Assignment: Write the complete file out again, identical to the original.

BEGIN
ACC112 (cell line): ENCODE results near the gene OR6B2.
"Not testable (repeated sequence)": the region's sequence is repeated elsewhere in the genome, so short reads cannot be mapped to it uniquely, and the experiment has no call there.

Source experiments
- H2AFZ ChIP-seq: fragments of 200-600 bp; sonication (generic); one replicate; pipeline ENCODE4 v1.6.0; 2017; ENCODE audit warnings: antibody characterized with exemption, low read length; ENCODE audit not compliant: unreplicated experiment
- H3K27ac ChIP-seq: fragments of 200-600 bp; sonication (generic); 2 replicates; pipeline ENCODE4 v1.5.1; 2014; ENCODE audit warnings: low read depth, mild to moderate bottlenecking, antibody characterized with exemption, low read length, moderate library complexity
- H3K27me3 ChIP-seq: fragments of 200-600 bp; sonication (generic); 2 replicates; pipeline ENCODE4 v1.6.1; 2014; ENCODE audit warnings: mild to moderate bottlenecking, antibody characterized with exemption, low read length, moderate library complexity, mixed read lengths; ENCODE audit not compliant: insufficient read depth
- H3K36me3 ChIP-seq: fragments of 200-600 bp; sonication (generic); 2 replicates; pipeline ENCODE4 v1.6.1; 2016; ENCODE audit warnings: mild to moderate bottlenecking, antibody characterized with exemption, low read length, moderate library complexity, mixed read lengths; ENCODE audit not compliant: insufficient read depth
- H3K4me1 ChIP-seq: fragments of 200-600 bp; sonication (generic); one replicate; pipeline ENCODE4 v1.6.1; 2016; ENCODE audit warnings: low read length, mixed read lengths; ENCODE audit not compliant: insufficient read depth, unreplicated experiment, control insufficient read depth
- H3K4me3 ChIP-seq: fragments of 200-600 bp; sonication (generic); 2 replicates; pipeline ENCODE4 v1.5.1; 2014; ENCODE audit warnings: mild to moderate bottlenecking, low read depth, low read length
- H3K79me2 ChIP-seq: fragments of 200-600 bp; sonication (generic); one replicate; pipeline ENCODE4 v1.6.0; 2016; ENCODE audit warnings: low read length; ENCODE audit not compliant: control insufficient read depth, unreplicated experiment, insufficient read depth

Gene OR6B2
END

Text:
ACC112 (cell line): ENCODE results near the gene OR6B2.
"Not testable (repeated sequence)": the region's sequence is repeated elsewhere in the genome, so short reads cannot be mapped to it uniquely, and the experiment has no call there.

Source experiments
- H2AFZ ChIP-seq: fragments of 200-600 bp; sonication (generic); one replicate; pipeline ENCODE4 v1.6.0; 2017; ENCODE audit warnings: antibody characterized with exemption, low read length; ENCODE audit not compliant: unreplicated experiment
- H3K27ac ChIP-seq: fragments of 200-600 bp; sonication (generic); 2 replicates; pipeline ENCODE4 v1.5.1; 2014; ENCODE audit warnings: low read depth, mild to moderate bottlenecking, antibody characterized with exemption, low read length, moderate library complexity
- H3K27me3 ChIP-seq: fragments of 200-600 bp; sonication (generic); 2 replicates; pipeline ENCODE4 v1.6.1; 2014; ENCODE audit warnings: mild to moderate bottlenecking, antibody characterized with exemption, low read length, moderate library complexity, mixed read lengths; ENCODE audit not compliant: insufficient read depth
- H3K36me3 ChIP-seq: fragments of 200-600 bp; sonication (generic); 2 replicates; pipeline ENCODE4 v1.6.1; 2016; ENCODE audit warnings: mild to moderate bottlenecking, antibody characterized with exemption, low read length, moderate library complexity, mixed read lengths; ENCODE audit not compliant: insufficient read depth
- H3K4me1 ChIP-seq: fragments of 200-600 bp; sonication (generic); one replicate; pipeline ENCODE4 v1.6.1; 2016; ENCODE audit warnings: low read length, mixed read lengths; ENCODE audit not compliant: insufficient read depth, unreplicated experiment, control insufficient read depth
- H3K4me3 ChIP-seq: fragments of 200-600 bp; sonication (generic); 2 replicates; pipeline ENCODE4 v1.5.1; 2014; ENCODE audit warnings: mild to moderate bottlenecking, low read depth, low read length
- H3K79me2 ChIP-seq: fragments of 200-600 bp; sonication (generic); one replicate; pipeline ENCODE4 v1.6.0; 2016; ENCODE audit warnings: low read length; ENCODE audit not compliant: control insufficient read depth, unreplicated experiment, insufficient read depth

Gene OR6B2